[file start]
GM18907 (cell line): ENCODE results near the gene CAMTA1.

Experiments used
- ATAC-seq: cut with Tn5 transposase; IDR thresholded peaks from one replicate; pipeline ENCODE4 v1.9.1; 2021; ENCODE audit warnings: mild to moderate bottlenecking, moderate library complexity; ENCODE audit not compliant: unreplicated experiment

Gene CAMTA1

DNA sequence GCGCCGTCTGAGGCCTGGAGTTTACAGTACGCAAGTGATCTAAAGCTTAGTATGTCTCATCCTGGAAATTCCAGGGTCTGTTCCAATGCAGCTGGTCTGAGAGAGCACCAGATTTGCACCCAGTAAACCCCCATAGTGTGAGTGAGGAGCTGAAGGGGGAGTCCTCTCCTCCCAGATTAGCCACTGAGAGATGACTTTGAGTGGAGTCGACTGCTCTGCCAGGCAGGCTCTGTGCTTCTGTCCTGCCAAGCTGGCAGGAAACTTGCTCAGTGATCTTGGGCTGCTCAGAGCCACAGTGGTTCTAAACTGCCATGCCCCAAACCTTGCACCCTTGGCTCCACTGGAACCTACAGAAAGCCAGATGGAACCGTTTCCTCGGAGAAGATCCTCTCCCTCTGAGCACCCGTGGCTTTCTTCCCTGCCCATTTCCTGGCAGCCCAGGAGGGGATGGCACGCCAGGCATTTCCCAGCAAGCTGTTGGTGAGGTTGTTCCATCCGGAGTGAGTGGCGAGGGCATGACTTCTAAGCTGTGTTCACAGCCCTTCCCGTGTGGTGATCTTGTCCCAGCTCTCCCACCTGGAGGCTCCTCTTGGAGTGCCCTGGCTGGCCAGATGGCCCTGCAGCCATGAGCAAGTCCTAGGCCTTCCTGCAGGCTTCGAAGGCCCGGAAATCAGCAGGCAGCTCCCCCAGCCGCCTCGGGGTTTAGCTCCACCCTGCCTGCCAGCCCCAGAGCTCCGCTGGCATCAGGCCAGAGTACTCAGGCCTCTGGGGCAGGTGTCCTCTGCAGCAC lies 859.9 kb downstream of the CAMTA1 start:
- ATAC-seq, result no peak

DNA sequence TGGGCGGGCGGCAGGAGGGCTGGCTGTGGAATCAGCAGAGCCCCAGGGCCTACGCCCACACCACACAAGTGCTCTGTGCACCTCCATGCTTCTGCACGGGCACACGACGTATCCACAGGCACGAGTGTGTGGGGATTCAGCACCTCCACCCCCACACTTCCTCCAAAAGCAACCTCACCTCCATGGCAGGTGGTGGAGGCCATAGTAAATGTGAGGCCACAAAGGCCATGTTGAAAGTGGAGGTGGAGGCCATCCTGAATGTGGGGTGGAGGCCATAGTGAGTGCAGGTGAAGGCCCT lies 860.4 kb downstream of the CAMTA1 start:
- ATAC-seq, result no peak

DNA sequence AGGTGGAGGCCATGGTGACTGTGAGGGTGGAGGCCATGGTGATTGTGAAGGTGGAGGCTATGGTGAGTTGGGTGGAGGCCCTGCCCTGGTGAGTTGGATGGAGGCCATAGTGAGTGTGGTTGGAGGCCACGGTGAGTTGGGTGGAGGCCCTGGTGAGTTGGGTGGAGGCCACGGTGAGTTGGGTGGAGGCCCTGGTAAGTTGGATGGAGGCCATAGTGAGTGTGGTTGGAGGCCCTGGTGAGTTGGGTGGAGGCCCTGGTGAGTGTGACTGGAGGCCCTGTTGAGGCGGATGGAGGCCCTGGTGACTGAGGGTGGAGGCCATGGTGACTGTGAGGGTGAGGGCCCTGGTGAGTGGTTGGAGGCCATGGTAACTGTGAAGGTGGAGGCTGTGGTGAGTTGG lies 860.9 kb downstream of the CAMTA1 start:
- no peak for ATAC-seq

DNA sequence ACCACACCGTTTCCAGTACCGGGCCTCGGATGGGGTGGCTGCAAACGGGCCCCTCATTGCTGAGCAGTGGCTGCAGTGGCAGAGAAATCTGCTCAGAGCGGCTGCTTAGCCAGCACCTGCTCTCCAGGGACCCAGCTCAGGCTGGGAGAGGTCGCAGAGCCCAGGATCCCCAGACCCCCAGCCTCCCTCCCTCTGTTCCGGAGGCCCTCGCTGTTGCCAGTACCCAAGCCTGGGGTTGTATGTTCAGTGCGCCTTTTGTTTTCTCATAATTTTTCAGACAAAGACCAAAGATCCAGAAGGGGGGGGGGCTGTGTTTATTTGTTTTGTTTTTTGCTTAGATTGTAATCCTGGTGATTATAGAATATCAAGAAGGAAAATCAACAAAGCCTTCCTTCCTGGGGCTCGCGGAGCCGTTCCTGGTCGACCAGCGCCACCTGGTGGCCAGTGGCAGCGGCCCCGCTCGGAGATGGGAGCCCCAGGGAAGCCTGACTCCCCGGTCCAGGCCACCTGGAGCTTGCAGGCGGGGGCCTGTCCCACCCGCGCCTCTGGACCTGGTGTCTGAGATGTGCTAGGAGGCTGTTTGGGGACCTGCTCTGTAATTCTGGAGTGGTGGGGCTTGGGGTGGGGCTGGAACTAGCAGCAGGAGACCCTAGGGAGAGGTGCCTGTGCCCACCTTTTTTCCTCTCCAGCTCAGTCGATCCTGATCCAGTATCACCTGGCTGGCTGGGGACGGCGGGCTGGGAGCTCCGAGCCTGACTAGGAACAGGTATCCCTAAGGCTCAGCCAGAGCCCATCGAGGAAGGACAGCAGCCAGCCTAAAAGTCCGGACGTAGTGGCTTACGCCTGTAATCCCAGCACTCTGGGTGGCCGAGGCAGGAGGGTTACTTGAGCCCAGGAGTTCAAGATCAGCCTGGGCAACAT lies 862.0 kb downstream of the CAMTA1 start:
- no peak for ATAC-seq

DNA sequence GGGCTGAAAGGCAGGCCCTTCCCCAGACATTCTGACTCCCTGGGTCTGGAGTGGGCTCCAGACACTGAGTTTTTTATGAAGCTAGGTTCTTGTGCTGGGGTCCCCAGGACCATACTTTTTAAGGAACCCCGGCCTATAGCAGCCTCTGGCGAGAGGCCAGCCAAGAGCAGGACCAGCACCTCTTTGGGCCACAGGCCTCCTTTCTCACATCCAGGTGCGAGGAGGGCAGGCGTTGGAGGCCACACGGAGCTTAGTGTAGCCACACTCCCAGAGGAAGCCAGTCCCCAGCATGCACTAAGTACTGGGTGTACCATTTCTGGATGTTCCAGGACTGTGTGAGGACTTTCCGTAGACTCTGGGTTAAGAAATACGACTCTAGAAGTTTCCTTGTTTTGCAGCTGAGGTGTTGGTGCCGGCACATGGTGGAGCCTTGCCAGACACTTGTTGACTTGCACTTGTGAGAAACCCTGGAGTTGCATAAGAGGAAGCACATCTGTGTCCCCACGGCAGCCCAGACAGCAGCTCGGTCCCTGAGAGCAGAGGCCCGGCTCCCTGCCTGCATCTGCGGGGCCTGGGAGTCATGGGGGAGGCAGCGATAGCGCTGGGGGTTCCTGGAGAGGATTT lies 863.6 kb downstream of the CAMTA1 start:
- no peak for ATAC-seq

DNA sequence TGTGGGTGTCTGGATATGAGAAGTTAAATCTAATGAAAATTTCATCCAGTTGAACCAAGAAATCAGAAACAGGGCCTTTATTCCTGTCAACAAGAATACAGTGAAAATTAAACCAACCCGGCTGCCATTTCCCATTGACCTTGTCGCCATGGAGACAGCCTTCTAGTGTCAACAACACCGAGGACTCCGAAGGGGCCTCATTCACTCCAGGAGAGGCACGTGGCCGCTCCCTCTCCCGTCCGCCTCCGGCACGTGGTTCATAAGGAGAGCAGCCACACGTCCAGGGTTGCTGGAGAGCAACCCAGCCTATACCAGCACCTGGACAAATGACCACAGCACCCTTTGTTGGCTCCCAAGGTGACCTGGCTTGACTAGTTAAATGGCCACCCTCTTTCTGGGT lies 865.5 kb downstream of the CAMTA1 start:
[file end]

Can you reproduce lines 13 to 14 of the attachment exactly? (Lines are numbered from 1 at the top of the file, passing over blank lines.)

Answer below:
DNA sequence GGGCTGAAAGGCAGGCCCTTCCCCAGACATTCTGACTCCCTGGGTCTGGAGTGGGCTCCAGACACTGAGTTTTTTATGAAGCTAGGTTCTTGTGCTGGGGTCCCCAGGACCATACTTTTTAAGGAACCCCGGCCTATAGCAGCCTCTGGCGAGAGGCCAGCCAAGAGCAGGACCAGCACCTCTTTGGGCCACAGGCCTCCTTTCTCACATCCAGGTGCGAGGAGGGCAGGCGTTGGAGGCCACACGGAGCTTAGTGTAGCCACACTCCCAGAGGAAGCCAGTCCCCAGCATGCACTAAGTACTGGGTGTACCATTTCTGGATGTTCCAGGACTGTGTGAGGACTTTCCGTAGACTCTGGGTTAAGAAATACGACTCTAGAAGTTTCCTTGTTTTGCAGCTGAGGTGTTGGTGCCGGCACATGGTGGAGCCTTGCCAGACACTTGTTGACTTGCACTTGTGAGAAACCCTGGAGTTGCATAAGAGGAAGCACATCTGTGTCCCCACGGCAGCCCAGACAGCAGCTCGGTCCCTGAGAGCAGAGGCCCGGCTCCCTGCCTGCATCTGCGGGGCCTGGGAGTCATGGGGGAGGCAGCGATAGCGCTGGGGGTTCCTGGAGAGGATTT lies 863.6 kb downstream of the CAMTA1 start:
- no peak for ATAC-seq